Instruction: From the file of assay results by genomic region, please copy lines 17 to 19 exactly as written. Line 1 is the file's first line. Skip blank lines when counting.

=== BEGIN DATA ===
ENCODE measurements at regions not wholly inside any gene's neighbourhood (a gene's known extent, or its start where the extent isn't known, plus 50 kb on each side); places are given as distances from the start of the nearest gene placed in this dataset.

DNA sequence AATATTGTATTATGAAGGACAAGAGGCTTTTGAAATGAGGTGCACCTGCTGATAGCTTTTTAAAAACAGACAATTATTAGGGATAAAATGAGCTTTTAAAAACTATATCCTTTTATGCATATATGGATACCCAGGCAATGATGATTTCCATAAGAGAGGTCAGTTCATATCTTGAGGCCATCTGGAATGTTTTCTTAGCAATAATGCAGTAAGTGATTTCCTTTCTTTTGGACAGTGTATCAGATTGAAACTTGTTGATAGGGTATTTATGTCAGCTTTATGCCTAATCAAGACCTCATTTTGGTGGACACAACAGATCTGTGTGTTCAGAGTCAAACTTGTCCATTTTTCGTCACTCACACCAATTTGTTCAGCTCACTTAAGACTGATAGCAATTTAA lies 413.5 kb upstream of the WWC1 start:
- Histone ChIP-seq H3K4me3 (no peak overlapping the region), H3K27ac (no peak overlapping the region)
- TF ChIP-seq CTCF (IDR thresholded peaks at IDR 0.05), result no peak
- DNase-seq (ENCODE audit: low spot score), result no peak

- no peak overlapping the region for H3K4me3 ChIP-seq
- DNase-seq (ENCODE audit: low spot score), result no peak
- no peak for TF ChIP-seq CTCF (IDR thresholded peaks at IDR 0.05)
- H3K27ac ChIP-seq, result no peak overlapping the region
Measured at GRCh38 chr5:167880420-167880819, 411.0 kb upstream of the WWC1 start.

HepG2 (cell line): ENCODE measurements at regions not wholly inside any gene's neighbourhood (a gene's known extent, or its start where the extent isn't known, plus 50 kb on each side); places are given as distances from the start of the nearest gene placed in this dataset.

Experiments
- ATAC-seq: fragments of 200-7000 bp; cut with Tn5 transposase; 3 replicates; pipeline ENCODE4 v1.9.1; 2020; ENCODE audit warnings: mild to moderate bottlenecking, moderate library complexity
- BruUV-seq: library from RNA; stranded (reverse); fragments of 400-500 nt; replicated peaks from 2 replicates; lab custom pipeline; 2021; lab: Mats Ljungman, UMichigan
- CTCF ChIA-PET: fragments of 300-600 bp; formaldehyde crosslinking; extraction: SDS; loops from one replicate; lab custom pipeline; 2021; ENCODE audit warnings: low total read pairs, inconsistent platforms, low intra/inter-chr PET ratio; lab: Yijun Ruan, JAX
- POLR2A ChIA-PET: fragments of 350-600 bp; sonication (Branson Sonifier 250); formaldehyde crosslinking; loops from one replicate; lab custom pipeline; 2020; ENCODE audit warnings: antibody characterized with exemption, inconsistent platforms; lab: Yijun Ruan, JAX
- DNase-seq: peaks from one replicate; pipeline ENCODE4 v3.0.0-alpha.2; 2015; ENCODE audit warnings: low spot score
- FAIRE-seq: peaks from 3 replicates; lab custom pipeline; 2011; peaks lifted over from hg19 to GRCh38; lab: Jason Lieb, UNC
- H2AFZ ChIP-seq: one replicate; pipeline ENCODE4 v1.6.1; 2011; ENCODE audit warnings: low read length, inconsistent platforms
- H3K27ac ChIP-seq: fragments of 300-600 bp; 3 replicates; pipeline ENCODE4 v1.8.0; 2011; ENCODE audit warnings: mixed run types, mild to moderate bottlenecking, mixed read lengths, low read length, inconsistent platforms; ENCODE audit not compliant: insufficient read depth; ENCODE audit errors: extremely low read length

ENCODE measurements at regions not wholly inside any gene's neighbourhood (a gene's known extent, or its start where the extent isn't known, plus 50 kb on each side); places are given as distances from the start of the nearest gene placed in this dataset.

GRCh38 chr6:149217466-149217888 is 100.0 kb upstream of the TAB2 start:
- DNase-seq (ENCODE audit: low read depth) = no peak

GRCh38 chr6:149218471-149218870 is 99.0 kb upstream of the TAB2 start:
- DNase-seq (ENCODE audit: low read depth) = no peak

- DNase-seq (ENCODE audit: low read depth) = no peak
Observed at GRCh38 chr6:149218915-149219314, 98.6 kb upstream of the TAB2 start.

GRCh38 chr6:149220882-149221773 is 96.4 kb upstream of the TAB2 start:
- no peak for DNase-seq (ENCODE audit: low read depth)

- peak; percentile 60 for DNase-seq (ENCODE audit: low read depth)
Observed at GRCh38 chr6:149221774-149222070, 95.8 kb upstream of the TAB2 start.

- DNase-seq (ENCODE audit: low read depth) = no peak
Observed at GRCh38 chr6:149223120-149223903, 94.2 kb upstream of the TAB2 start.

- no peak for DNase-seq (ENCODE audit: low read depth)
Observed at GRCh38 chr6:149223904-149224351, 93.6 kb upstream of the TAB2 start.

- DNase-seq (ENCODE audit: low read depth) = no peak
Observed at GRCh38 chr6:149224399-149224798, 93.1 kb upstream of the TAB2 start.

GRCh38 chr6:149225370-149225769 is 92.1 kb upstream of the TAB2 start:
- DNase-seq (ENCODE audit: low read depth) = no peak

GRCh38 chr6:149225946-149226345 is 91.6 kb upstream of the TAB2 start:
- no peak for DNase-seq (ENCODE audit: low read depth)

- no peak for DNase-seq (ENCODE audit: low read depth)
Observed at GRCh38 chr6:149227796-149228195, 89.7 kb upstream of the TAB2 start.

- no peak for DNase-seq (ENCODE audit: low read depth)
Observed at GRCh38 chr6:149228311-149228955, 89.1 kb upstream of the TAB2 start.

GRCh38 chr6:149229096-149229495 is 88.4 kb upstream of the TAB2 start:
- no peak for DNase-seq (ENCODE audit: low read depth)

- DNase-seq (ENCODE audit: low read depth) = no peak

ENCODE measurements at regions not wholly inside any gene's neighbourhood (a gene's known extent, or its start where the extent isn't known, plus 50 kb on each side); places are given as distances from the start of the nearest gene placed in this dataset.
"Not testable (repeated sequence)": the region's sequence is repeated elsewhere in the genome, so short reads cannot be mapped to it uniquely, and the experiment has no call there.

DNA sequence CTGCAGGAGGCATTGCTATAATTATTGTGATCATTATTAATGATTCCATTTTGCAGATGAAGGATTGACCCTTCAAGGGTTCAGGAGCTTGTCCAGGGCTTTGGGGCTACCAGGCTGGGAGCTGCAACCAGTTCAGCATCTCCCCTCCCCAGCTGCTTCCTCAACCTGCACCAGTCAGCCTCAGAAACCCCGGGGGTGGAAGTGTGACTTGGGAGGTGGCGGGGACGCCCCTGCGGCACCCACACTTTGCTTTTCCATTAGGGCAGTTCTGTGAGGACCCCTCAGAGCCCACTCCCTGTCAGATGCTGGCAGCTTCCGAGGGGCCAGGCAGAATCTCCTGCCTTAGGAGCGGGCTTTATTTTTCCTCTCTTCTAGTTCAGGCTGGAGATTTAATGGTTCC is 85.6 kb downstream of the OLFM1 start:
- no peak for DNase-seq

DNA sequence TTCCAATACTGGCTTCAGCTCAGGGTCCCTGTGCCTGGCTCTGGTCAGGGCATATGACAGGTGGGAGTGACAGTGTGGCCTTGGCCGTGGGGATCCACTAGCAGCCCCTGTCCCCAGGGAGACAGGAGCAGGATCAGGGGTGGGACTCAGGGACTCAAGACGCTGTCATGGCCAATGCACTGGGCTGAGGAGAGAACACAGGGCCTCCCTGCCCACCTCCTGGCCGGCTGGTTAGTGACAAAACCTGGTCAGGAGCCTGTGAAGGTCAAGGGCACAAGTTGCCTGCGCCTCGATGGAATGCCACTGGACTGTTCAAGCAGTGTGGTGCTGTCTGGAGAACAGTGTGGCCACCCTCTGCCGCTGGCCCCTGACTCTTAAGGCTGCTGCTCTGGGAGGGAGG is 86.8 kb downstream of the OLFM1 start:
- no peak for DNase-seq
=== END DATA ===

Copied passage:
- DNase-seq: peaks from one replicate; pipeline ENCODE4 v3.0.0-alpha.2; 2015; ENCODE audit warnings: low spot score
- FAIRE-seq: peaks from 3 replicates; lab custom pipeline; 2011; peaks lifted over from hg19 to GRCh38; lab: Jason Lieb, UNC
- H2AFZ ChIP-seq: one replicate; pipeline ENCODE4 v1.6.1; 2011; ENCODE audit warnings: low read length, inconsistent platforms